Wednesday, May 11, 2016

Peace

Welcome back to Wednesday Wit and Wisdom. You will find all about this meme and the instructions hereThe purpose of this link up is to help us share some stories we might have milling about in our minds as we look at particular photos.  Many of us have mentioned that we could "write a story" about a photo of a barn, an old store, or an abandoned residence we have found or shown to others. I thought it would be fun to find a photo and write a short story.  You can add a bit of "wit" or "wisdom" if you like. Give it a try and join in!

In our park, the Marktplatz (Market Square), this statue of John Meusebach and the Comanche chief is displayed for its unique significance in Texas history. 



I share with you this quote from an article here about the Fredericksburg history of Germany immigrants and the Comanche:

During the negotiations which began on March 1, and ended on the following day, Meusebach’s lack of prejudice toward the Indians, a view seldom shared by most whites, was reflected in his opening words to the assembled chiefs. “I do not disdain my red brethren because their skin is darker, and I do not think more of the white people because their complexion is lighter.” Meusebach also stressed that his people were neither Texan nor Mexican, two peoples the Comanches hated the most. Even more important than his words, however, were the terms of peace offered by the former German baron.

Fredericksburg and Texas history are rich in stories of immigration, conflict and struggles for freedom. My purpose in sharing this with you is to reflect on our current difficulties in working toward peace in our world of immigration, conflict and struggles. There is no enemy more formidable than these Comanche for the German immigrants who came to town. Differences in beliefs and intent give fuel to disagreements and wars. But there must be ways to arrive at a common ground. Meusebach and the Comancheria found this and lived lives in peace. A great example for our leaders today.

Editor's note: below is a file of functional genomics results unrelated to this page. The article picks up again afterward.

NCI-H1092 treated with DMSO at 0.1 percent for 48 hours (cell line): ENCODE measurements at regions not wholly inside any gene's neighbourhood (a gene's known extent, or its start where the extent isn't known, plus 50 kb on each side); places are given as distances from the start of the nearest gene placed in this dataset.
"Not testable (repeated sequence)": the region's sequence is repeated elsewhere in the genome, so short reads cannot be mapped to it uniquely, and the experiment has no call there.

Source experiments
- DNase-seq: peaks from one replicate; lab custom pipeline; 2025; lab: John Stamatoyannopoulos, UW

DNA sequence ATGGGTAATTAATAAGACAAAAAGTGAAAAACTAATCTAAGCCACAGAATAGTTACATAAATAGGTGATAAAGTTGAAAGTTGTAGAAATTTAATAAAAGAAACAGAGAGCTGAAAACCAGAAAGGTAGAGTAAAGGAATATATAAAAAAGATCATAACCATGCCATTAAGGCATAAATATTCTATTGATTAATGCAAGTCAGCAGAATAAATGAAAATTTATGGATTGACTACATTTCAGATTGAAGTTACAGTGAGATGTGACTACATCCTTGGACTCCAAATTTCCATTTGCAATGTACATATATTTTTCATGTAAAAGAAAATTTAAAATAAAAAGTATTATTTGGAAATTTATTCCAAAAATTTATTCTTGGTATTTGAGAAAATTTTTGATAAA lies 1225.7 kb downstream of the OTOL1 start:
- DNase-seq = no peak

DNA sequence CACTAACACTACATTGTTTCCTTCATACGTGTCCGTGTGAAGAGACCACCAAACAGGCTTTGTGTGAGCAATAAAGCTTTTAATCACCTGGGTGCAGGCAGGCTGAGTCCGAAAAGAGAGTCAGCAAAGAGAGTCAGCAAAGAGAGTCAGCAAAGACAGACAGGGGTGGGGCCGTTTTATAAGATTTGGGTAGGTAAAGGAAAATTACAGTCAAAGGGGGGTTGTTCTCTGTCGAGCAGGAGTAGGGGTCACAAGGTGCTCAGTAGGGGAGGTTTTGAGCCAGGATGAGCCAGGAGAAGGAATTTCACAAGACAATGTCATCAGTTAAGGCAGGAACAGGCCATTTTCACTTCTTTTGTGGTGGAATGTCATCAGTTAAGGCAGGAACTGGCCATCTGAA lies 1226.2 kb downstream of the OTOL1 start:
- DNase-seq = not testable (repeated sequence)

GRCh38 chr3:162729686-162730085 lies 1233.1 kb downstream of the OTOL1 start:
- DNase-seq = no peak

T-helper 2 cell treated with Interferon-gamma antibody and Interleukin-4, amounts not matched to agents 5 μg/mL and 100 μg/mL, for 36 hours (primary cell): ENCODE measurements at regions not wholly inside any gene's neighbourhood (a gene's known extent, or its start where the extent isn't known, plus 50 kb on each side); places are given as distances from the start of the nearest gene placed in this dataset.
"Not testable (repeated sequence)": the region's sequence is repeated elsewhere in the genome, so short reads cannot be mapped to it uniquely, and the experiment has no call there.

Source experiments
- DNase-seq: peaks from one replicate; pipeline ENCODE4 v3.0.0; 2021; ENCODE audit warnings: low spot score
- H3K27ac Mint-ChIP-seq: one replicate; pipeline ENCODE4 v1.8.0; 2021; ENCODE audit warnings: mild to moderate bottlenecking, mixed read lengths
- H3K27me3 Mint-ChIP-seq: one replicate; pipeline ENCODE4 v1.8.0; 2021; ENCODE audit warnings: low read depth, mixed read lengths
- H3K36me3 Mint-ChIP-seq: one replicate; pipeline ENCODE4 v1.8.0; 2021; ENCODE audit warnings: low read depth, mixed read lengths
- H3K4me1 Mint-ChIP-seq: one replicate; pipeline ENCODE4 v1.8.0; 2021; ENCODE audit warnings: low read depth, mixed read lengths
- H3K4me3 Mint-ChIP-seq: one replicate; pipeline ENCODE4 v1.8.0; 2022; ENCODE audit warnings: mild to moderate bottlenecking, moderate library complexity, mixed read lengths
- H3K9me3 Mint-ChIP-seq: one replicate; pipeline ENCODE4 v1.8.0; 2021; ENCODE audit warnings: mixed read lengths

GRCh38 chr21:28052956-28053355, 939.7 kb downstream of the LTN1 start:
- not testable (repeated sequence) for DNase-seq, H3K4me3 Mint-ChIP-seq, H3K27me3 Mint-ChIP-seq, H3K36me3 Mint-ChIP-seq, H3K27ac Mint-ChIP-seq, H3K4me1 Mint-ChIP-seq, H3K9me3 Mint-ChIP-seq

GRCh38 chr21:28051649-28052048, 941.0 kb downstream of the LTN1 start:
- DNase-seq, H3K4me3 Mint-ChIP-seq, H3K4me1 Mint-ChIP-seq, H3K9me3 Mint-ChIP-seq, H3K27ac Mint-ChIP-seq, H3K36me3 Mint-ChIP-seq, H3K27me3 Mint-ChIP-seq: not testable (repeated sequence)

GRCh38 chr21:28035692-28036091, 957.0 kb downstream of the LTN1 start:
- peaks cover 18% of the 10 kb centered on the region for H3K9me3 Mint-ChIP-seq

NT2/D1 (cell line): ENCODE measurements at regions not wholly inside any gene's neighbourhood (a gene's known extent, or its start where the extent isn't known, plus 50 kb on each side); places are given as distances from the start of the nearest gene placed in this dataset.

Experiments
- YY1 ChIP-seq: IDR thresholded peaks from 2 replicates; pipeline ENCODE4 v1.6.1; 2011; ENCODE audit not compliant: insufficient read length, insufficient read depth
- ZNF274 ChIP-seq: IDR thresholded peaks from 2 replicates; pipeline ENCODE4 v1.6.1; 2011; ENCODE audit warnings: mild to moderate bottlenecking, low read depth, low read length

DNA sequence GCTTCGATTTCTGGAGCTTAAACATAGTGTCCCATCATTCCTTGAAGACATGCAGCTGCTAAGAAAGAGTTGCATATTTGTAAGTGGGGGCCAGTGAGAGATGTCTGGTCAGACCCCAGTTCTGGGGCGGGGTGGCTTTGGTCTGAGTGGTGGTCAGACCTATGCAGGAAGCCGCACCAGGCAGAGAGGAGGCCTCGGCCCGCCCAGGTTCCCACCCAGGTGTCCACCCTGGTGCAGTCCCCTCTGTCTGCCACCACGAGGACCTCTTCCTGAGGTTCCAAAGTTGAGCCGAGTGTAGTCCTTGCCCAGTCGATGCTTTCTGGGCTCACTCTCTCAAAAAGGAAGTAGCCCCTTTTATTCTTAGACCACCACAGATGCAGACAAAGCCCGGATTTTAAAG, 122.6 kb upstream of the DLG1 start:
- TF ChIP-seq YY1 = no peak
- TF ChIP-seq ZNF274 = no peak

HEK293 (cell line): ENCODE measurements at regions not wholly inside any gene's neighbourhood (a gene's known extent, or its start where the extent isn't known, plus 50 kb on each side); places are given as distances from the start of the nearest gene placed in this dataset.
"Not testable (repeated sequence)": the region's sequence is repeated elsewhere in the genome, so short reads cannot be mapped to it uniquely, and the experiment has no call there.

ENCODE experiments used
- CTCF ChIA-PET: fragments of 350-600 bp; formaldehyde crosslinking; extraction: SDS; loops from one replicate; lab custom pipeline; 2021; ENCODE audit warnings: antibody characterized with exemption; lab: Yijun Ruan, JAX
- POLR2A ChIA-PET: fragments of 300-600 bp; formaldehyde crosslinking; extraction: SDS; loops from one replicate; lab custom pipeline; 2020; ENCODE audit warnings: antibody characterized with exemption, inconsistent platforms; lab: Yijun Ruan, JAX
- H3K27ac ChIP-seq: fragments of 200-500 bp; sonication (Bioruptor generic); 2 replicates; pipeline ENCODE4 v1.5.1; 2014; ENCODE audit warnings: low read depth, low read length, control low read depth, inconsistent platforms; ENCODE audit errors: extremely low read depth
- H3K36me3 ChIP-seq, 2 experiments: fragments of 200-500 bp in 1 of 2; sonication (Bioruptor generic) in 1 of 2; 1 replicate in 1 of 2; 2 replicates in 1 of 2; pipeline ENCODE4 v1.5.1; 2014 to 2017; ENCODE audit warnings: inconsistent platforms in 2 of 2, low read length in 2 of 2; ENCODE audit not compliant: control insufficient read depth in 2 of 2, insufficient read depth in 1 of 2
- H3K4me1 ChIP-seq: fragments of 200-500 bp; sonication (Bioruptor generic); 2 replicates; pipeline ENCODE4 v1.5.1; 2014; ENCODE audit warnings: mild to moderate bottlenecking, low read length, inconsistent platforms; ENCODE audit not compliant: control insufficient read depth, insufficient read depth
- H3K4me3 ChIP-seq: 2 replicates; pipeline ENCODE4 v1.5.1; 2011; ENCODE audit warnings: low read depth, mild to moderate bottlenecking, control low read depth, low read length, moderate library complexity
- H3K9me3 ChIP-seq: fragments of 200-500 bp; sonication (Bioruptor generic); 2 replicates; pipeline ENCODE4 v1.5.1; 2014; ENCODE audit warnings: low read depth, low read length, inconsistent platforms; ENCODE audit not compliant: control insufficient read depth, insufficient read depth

Now it's your turn. Find a picture with meaning for you? Write up your thoughts in a story or a poem and share here with us for Wednesday Wit and Wisdom.

Linda Kay



16 comments:

Tom said...

Peace be with you!

eViL pOp TaRt said...

That's a remarkable story, and worth knowing.

Anvilcloud said...

Worthwhile thoughts, Linda.

Gail said...

Wonderful history.

eileeninmd said...

Hello, great post. I wish there was peace with our leaders.

Have a happy Wednesday!

Saucy Kodz said...

Unfortunately, most countries have not found "common ground" yet? Good Article and great history, and I agree with eileeninmd.

Optimistic Existentialist said...

The would could learn so much from this sculpture...this is so poetically beautiful.

William Kendall said...

Quite a story behind this sculpture!

Cherdo said...

This is a beautiful post; truly.

Gosia k said...

lovely place to live

McGuffy Ann Morris said...

This is a great post. I love historical stories and legends. The statue is amazing.

Mike said...

Common ground is hard to comeby these days.

Grantham Lynn said...

Great story. Thanks for sharing.

Lowcarb team member said...

Peace ... I like that.

All the best Jan

John's Island said...

Hi Linda Kay, This is a neat post and you are absolutely right about it being a great example for our leaders today. And potential leaders as well!

Kay said...

That's pretty amazing for the time. I wish we could have that sort of wisdom now, but judging from how many people voted for Trump, I'm disappointed at the state of mind in our country.

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